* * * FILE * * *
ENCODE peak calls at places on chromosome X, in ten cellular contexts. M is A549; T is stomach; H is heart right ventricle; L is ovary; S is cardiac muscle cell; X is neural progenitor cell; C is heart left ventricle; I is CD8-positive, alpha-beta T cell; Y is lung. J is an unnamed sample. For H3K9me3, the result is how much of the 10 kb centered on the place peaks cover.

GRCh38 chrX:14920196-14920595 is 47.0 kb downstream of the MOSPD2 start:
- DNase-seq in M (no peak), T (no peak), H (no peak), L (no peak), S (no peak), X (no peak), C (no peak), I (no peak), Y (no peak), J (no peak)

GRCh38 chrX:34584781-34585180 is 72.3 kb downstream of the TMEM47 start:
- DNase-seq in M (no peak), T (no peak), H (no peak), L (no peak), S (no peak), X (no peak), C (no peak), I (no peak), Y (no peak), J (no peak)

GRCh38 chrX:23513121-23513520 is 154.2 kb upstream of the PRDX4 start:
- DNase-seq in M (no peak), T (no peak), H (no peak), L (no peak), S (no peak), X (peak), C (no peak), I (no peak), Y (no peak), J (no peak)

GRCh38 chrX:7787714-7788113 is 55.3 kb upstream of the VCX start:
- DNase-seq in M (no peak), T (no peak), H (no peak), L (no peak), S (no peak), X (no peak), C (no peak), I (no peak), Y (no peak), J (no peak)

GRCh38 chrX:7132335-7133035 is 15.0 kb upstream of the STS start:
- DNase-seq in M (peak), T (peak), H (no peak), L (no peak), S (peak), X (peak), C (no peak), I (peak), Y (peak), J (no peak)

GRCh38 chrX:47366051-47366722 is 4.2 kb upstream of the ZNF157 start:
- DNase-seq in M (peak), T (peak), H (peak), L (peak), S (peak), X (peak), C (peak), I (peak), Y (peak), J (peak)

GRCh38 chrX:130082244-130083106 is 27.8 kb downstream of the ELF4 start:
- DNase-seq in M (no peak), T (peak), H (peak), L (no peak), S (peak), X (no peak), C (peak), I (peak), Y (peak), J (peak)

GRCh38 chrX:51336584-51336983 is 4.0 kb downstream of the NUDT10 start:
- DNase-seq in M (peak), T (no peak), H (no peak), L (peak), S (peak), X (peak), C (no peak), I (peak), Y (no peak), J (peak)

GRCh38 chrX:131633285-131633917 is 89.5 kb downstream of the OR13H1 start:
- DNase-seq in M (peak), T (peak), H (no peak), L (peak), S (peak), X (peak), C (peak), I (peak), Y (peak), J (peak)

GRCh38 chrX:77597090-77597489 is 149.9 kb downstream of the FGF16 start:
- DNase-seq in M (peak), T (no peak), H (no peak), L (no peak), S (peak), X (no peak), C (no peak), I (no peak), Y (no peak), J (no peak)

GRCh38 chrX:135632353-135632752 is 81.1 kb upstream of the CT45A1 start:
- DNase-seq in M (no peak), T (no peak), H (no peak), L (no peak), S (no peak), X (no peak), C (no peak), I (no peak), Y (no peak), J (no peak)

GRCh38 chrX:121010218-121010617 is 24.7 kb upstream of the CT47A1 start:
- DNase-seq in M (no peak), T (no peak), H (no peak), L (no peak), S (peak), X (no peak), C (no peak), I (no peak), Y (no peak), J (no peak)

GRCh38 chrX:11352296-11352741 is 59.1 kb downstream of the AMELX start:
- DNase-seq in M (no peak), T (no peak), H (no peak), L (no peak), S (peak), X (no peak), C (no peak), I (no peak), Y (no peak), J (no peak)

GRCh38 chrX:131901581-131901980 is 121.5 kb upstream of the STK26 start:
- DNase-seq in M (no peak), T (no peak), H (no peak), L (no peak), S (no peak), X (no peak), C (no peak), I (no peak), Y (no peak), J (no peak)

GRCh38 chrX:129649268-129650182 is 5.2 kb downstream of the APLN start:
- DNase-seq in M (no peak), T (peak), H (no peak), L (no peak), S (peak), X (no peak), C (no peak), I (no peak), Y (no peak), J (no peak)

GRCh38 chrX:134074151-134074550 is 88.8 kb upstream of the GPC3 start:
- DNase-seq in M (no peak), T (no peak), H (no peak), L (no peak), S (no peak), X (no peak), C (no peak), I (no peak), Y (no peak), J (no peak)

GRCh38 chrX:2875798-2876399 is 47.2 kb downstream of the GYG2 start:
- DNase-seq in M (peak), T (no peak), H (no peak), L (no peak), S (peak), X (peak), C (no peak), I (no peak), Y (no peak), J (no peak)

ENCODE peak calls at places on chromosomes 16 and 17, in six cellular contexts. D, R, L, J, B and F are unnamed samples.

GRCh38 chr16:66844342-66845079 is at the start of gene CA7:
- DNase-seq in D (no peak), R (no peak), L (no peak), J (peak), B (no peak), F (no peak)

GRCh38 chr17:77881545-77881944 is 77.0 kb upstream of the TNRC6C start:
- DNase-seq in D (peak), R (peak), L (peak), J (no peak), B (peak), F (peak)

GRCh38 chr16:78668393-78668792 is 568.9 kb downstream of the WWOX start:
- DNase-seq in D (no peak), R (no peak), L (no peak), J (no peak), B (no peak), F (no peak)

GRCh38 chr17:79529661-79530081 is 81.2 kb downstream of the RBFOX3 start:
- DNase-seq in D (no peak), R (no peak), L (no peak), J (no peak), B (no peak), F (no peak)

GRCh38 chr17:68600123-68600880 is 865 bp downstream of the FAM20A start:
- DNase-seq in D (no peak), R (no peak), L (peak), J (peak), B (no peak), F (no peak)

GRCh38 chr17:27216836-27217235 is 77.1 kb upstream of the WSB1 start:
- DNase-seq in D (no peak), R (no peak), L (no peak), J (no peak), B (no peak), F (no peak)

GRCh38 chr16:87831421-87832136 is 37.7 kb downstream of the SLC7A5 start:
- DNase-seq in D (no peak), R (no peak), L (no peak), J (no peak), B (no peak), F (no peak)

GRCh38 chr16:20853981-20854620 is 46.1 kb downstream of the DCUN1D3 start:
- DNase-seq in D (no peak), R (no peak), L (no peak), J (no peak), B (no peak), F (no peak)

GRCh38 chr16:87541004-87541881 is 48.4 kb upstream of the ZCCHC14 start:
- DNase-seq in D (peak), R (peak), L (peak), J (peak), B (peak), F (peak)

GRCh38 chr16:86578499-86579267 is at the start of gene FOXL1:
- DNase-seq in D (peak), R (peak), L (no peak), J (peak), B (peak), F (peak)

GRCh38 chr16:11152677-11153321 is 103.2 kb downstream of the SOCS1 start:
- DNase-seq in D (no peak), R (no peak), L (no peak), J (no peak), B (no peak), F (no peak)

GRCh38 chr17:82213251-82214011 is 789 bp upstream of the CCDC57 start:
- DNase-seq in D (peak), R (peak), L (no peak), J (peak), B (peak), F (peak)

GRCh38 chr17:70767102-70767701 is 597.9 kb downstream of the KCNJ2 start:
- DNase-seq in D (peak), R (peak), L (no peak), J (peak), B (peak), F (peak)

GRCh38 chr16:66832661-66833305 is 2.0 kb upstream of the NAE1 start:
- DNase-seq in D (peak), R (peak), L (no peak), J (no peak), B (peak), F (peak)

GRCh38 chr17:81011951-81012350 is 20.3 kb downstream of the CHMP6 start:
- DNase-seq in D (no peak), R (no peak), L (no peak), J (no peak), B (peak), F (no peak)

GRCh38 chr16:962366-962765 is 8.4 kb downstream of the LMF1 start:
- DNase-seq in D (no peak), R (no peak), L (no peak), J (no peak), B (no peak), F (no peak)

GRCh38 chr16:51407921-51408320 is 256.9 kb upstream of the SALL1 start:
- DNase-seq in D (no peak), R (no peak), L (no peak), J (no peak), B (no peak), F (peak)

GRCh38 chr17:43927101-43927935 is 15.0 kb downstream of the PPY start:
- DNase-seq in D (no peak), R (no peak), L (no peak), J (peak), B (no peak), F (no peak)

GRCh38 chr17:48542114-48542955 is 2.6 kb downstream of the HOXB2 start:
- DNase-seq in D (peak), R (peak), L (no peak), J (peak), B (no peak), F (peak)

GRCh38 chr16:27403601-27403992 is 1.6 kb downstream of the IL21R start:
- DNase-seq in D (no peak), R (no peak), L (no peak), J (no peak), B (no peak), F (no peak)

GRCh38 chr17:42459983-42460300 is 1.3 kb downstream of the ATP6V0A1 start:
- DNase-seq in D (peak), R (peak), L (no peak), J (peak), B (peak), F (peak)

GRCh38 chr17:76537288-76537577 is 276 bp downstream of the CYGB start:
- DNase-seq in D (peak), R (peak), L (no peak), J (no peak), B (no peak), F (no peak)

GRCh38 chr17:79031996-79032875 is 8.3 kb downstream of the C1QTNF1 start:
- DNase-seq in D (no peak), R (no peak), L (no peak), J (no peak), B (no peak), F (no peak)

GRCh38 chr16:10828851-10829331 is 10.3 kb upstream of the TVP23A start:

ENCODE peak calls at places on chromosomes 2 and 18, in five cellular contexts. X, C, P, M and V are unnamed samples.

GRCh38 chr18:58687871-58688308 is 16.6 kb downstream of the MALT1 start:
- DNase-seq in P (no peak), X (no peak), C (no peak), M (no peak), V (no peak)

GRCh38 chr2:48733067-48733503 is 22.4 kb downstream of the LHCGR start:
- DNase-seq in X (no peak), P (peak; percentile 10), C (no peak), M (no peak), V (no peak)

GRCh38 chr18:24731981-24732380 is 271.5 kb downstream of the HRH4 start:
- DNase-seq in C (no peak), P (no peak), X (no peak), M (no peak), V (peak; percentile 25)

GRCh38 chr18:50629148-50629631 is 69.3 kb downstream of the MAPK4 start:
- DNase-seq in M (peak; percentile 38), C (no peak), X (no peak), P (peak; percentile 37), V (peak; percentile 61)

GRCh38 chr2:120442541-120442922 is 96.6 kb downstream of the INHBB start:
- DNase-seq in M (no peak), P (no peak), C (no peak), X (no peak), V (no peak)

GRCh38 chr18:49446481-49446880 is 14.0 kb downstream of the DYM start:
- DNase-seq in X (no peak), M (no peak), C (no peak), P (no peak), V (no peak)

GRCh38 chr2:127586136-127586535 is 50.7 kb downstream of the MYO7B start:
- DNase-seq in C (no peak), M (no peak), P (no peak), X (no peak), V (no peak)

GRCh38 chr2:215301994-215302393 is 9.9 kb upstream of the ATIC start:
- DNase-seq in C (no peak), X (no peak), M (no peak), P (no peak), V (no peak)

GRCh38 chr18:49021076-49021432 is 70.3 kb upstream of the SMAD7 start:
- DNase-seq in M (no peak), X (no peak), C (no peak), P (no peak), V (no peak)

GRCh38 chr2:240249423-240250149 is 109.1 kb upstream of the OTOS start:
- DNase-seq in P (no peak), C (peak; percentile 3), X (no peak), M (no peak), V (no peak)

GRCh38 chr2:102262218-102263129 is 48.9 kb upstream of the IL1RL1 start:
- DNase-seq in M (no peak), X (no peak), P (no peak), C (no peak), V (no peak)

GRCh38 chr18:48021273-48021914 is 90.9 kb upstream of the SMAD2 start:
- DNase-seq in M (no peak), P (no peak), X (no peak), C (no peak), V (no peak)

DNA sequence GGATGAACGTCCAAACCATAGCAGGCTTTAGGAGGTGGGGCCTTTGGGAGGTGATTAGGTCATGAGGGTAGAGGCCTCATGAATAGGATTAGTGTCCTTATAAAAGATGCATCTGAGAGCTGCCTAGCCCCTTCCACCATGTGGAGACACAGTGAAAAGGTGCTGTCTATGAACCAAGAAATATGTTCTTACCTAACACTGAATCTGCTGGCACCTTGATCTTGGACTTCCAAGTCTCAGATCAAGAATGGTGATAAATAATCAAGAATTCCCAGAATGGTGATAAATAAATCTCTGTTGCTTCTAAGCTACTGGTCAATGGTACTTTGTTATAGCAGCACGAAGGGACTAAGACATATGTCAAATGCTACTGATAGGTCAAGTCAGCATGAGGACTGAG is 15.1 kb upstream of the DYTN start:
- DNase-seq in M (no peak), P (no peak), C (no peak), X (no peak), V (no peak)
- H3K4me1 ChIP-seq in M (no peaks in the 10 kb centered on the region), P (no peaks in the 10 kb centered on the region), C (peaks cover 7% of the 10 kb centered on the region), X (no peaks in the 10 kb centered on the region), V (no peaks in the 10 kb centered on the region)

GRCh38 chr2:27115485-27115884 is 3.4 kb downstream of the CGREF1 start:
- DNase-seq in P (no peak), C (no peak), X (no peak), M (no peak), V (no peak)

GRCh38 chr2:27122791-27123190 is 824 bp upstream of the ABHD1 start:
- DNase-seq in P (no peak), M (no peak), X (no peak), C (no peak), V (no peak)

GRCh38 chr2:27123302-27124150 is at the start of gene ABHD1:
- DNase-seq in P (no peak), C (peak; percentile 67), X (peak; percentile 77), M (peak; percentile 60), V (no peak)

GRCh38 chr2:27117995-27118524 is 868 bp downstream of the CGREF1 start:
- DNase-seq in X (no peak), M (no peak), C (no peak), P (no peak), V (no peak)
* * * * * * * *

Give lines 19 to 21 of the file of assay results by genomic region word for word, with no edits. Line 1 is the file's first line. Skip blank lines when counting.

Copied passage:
- DNase-seq in M (peak), T (peak), H (no peak), L (peak), S (peak), X (peak), C (peak), I (peak), Y (peak), J (peak)

GRCh38 chrX:77597090-77597489 is 149.9 kb downstream of the FGF16 start:
- DNase-seq in M (peak), T (no peak), H (no peak), L (no peak), S (peak), X (no peak), C (no peak), I (no peak), Y (no peak), J (no peak)